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Rapid semi-automated phenotypic assays for compound testing in patient-derived SPG4 neurons

dc.contributor.advisorBrüstle, Oliver
dc.contributor.authorRehbach, Kristina
dc.description.abstractHereditary spastic paraplegia (HSP) is an inherited disease characterized by progressive spasticity in the lower limbs, caused by axonal degeneration of corticospinal motor neurons. Spastic paraplegia 4 (SPG4) is the most frequent, autosomal dominant subtype, responsible for >50% of all pure HSP cases. Affected patients carry mutations in the SPAST gene encoding the microtubule-severing enzyme spastin. So far, no curative treatment for HSP is available and drug discovery screens are hampered by the lack of suitable model systems. While SPG4-associated phenotypic alterations have been described in iPSC-derived neurons, development of these in vitro phenotypes typically requires several weeks of in vitro differentiation, limiting their exploitation for high-throughput assays. Therefore, developing a SPG4 model and enabling rapid phenotypic analyses within a few days is of great interest and became the focus of this study. To this end, fibroblasts of family members carrying a specific SPAST nonsense mutation were reprogrammed to a pluripotent state employing retroviruses or non-integrating Sendai viruses encoding OCT4, KLF4, SOX2 and c-MYC yielding in several fully validated SPG4 iPSC lines. IPSCs from three patients carrying heterozygous SPAST nonsense mutations were differentiated into highly enriched neuronal cortical cultures comprising >80% glutamatergic neurons expressing the layer V/VI markers CTIP2 and TBR1. Spastin levels in SPG4 neuronal cultures were reduced by approximately 50% compared to controls. Focusing on the identification of early neuronal HSP-related phenotypes, SPG4 neurons exhibited a 51% reduction in neurite length compared to controls already 24 hours after plating. At that time point, enlarged growth cones suggestive of a cytoskeletal imbalance were observed as well. Moreover, axonal swellings a hallmark of the HSP pathology, could be reliably detected already five days after plating of SPG4 iPSC-derived cortical neurons. Swellings were 1-7µm in diameter and stained positive for the axonal markers TAU1 and acetylated tubulin. Furthermore, these disease specific early phenotypes appeared to be cell type specific and could not be found in GABAergic SPG4 forebrain neurons, which might be due to a higher expression of M1 SPAST in this cell type. However, the application of different read-through inducing molecules did not lead to an up-regulation of spastin levels in patient cultures. To identify new potentially therapeutic compounds, counteracting SPG4-associated neuronal phenotypes, all three fast phenotypic assays were transferred to an automated or semi-automated 96-well-setup. Indeed, the actin-destabilizing drug Latrunculin B and the liver X receptor (LXR) agonist GW3965 led to a significant increase in patient neurite length. And eight of the tested drugs achieved a significant reduction of patient growth cone areas, including Latrunculin B and GW3965. The most effective reduction of axonal swellings, accompanied by normal neuronal morphology was achieved by the bone morphogenetic protein (BMP) inhibitor DMH1 and the LXR agonist GW3965. In particular, GW3965 was able to rescue all three phenotypes of SPG4 neurons and had no effect on control neurons. In summary, in this thesis several rapid phenotypic assays for disease modeling and drug screening in SPG4 neurons have been developed. In addition, the cortical neurons generated in this thesis are cryopreservable and prepared cell batches are readily available for future screening purposes. Taken together, the findings of this thesis provide an excellent basis for studying the underlying pathomechanisms as well as for drug development in hereditary spastic paraplegia.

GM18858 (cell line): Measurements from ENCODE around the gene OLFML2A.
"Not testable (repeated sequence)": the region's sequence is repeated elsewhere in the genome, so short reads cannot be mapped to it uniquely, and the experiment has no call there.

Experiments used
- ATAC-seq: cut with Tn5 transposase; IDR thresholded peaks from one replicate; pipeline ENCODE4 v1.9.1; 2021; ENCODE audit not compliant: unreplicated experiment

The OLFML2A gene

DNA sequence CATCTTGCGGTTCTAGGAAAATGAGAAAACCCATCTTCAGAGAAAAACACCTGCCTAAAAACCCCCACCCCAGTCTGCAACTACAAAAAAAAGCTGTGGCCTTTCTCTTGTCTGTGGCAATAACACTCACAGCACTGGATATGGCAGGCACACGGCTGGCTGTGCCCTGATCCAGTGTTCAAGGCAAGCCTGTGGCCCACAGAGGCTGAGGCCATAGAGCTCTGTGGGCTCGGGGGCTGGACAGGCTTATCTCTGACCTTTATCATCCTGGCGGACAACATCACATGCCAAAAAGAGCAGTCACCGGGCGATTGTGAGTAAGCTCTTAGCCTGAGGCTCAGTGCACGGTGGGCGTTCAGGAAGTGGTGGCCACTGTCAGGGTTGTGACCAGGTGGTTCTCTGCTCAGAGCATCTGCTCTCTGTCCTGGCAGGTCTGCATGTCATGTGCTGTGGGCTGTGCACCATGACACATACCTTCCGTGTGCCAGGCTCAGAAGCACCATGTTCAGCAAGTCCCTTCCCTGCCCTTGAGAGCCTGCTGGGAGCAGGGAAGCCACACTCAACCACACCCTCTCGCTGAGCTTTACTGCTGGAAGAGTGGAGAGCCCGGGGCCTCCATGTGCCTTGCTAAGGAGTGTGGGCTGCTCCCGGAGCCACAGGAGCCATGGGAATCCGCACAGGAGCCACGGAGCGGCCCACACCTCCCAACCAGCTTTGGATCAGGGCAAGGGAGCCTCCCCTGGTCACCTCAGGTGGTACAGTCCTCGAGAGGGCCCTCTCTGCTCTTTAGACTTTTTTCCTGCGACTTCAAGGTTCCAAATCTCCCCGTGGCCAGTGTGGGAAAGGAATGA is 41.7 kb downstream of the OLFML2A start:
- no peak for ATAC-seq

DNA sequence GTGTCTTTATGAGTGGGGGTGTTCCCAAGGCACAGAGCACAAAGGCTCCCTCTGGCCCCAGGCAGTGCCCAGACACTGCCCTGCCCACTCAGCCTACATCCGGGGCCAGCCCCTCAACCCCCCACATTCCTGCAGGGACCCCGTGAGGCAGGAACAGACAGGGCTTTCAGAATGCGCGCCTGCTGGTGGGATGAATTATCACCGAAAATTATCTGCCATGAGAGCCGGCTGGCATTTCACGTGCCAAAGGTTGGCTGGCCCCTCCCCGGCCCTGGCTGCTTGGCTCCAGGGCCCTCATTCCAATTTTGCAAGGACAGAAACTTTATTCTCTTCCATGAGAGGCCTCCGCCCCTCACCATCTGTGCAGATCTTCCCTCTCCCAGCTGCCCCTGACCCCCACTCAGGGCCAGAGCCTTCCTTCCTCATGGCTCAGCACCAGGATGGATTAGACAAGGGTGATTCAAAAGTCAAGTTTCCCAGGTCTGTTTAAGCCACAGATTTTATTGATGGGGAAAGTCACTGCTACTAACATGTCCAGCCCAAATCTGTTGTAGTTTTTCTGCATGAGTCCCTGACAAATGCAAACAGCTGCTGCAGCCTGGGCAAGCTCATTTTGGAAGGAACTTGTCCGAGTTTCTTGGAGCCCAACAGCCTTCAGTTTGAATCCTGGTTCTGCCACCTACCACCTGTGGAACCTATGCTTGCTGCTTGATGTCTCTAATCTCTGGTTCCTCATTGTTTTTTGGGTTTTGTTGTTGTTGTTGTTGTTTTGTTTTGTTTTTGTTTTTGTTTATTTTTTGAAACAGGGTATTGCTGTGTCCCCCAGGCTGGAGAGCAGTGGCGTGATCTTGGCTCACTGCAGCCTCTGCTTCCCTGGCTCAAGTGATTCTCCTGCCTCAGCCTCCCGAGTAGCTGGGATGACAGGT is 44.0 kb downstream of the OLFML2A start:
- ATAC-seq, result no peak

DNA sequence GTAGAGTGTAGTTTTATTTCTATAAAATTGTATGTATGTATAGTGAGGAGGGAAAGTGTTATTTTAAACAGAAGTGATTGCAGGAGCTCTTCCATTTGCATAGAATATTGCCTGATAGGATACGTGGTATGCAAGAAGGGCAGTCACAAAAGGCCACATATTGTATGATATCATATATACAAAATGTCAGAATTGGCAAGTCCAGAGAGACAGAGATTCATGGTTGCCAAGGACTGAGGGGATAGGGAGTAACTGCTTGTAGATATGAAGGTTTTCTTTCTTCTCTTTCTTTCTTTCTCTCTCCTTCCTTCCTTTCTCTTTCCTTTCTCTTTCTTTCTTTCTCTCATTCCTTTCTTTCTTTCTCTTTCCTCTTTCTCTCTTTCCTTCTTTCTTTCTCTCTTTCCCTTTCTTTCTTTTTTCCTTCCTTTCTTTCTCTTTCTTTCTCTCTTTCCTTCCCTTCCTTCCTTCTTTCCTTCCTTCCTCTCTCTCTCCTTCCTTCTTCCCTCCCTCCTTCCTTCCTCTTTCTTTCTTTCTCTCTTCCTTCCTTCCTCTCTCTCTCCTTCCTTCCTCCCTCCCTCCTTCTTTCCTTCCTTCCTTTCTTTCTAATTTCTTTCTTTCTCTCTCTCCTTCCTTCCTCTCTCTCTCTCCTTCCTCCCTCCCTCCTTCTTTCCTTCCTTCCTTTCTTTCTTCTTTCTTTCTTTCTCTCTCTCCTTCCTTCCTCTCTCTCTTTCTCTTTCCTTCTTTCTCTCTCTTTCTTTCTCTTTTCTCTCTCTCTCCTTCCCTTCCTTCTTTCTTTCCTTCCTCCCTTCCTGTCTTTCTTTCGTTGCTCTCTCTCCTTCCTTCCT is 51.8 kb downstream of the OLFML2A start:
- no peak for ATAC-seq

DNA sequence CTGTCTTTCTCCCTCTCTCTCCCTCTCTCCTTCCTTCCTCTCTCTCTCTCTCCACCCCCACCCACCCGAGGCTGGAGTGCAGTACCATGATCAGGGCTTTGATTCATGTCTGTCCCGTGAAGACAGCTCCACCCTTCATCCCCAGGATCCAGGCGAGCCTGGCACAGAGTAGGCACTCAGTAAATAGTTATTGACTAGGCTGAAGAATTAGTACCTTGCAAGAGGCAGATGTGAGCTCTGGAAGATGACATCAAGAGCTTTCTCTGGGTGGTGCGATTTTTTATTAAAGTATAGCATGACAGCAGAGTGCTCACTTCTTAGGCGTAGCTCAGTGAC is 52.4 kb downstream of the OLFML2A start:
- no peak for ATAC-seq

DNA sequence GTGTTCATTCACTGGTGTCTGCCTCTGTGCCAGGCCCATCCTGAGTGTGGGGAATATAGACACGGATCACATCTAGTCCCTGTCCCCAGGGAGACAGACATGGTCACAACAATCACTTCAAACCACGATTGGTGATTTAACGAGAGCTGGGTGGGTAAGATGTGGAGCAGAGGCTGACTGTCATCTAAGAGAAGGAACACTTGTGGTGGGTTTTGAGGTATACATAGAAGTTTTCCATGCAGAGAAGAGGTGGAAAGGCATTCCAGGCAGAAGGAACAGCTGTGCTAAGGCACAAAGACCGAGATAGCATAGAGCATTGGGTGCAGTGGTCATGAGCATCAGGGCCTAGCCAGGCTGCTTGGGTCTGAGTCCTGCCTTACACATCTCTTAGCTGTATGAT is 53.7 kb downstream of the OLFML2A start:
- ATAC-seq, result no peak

dc.rightsIn Copyright
dc.subjectDisease modeling
dc.subjectstem cells
dc.subject.ddc570 Biowissenschaften, Biologie
dc.titleRapid semi-automated phenotypic assays for compound testing in patient-derived SPG4 neurons
dc.typeDissertation oder Habilitation
dc.publisher.nameUniversitäts- und Landesbibliothek Bonn
ulbbnediss.affiliation.nameRheinische Friedrich-Wilhelms-Universität Bonn
ulbbnediss.instituteMedizinische Fakultät / Institute : Institut für Rekonstruktive Neurobiologie (IRN)
ulbbnediss.fakultaetMathematisch-Naturwissenschaftliche Fakultät
dc.contributor.coRefereeWitke, Walter

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